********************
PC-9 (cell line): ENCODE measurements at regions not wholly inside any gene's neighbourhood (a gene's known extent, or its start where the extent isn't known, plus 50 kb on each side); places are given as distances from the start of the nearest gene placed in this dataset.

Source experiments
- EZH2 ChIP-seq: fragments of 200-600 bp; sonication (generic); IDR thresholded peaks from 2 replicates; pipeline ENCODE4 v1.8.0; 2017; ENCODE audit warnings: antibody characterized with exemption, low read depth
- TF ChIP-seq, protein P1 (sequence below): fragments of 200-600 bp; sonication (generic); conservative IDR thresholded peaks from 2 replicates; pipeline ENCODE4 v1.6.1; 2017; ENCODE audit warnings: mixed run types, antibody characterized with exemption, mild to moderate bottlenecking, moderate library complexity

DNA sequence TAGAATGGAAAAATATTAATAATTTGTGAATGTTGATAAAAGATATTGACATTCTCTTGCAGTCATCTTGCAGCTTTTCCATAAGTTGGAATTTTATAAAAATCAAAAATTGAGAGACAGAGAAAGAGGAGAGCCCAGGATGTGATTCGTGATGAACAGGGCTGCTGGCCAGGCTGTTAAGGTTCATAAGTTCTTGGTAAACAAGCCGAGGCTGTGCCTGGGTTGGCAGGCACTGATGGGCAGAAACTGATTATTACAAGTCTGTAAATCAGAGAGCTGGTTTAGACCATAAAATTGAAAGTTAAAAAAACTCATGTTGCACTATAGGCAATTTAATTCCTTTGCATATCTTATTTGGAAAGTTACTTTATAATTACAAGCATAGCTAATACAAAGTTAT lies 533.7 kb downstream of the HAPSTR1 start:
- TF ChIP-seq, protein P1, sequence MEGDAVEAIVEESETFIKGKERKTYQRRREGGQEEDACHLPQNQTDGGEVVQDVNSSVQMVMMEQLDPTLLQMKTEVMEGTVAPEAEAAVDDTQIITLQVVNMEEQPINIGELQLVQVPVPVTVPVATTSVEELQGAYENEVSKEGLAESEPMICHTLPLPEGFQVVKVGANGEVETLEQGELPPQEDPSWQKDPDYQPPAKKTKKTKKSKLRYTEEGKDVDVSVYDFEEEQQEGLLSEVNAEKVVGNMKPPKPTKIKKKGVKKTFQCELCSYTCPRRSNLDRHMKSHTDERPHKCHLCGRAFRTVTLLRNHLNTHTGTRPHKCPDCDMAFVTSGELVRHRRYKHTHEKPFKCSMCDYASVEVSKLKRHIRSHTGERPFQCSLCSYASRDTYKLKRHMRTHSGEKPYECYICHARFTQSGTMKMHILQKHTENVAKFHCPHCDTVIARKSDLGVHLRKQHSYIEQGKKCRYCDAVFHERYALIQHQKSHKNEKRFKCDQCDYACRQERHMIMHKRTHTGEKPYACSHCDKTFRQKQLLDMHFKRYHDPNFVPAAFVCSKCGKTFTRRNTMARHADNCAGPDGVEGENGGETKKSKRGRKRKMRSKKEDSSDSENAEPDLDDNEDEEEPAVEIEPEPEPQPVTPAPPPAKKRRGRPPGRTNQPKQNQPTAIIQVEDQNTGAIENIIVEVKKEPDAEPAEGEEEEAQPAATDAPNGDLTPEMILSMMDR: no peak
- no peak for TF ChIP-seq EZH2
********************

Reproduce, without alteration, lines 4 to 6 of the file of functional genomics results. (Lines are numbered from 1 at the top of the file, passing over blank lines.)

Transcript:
- TF ChIP-seq, protein P1 (sequence below): fragments of 200-600 bp; sonication (generic); conservative IDR thresholded peaks from 2 replicates; pipeline ENCODE4 v1.6.1; 2017; ENCODE audit warnings: mixed run types, antibody characterized with exemption, mild to moderate bottlenecking, moderate library complexity

DNA sequence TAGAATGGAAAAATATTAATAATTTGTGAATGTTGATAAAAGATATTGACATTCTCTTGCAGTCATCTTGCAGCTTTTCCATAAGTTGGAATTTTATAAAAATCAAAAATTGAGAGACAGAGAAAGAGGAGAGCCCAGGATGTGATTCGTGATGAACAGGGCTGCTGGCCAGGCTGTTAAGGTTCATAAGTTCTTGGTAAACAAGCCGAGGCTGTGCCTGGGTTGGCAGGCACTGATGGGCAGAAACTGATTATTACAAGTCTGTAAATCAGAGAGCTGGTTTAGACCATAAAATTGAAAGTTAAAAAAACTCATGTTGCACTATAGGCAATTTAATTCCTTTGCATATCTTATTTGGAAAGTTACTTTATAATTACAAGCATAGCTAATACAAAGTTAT lies 533.7 kb downstream of the HAPSTR1 start:
- TF ChIP-seq, protein P1, sequence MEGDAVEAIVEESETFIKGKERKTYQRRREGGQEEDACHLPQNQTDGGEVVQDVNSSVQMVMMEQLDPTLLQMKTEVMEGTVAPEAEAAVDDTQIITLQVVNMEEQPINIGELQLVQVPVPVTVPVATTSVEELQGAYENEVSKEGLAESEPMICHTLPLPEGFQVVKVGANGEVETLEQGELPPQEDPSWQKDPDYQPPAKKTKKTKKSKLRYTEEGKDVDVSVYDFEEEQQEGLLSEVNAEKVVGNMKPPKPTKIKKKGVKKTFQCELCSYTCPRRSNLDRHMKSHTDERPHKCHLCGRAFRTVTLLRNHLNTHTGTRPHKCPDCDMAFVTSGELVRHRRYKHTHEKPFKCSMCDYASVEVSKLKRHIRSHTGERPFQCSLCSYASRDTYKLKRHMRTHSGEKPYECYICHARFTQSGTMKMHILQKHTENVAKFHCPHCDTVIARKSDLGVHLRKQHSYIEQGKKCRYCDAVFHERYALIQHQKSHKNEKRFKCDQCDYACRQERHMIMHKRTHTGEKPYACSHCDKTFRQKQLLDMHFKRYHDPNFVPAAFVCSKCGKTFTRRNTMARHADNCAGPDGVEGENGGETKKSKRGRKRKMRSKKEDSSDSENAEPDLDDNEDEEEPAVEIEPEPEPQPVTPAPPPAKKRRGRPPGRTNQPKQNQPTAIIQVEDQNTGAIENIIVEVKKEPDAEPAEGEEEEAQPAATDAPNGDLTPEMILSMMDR: no peak